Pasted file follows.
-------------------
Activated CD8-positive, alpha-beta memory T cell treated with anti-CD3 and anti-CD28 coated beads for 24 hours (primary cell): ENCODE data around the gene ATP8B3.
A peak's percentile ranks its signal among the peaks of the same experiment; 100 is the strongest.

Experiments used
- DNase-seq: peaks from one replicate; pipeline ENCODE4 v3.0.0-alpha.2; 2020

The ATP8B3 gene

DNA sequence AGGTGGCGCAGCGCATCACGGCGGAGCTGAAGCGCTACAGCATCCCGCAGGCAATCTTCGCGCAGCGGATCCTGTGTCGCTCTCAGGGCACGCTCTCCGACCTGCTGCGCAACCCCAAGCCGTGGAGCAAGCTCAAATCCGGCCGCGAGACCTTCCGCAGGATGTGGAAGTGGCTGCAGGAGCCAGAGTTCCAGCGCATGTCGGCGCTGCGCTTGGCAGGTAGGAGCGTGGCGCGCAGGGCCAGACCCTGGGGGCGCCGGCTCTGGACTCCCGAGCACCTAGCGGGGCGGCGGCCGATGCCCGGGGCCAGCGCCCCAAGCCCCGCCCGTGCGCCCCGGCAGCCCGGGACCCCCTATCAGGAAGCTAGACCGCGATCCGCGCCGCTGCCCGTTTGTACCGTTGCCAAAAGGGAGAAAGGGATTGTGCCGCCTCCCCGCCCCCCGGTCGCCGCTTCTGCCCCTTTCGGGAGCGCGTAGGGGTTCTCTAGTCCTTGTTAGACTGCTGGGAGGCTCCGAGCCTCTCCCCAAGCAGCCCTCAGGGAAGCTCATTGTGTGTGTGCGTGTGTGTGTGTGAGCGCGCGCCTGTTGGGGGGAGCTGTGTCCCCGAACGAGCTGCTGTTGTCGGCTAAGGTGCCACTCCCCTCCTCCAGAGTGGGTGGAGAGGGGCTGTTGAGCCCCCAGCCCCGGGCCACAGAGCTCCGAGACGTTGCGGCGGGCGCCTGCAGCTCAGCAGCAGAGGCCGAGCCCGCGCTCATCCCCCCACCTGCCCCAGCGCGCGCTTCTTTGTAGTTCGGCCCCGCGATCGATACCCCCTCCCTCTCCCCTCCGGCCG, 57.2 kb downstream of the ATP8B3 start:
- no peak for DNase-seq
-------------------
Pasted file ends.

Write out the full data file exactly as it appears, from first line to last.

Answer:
Activated CD8-positive, alpha-beta memory T cell treated with anti-CD3 and anti-CD28 coated beads for 24 hours (primary cell): ENCODE data around the gene ATP8B3.
A peak's percentile ranks its signal among the peaks of the same experiment; 100 is the strongest.

Experiments used
- DNase-seq: peaks from one replicate; pipeline ENCODE4 v3.0.0-alpha.2; 2020

The ATP8B3 gene

DNA sequence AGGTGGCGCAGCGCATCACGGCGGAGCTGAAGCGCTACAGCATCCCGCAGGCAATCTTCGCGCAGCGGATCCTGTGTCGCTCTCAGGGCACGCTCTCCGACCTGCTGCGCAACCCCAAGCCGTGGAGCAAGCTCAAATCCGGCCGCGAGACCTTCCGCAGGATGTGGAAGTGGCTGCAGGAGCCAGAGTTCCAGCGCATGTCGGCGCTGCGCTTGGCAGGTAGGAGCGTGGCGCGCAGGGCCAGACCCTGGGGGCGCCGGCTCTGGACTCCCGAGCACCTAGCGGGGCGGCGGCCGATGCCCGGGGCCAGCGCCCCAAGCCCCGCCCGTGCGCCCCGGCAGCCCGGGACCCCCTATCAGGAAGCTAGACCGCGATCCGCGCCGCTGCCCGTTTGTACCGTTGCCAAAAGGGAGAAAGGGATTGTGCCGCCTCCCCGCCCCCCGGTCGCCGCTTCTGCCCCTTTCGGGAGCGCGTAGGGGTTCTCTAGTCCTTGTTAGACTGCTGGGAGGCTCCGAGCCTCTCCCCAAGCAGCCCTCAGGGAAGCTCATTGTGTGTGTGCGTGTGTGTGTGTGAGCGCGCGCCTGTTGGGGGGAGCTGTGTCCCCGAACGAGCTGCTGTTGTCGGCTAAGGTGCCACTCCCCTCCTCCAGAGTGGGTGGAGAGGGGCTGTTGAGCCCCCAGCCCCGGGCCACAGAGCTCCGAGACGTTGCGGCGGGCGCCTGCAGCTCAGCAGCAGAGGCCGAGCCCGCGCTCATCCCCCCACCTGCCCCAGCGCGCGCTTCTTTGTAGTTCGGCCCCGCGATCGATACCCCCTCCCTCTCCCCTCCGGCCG, 57.2 kb downstream of the ATP8B3 start:
- no peak for DNase-seq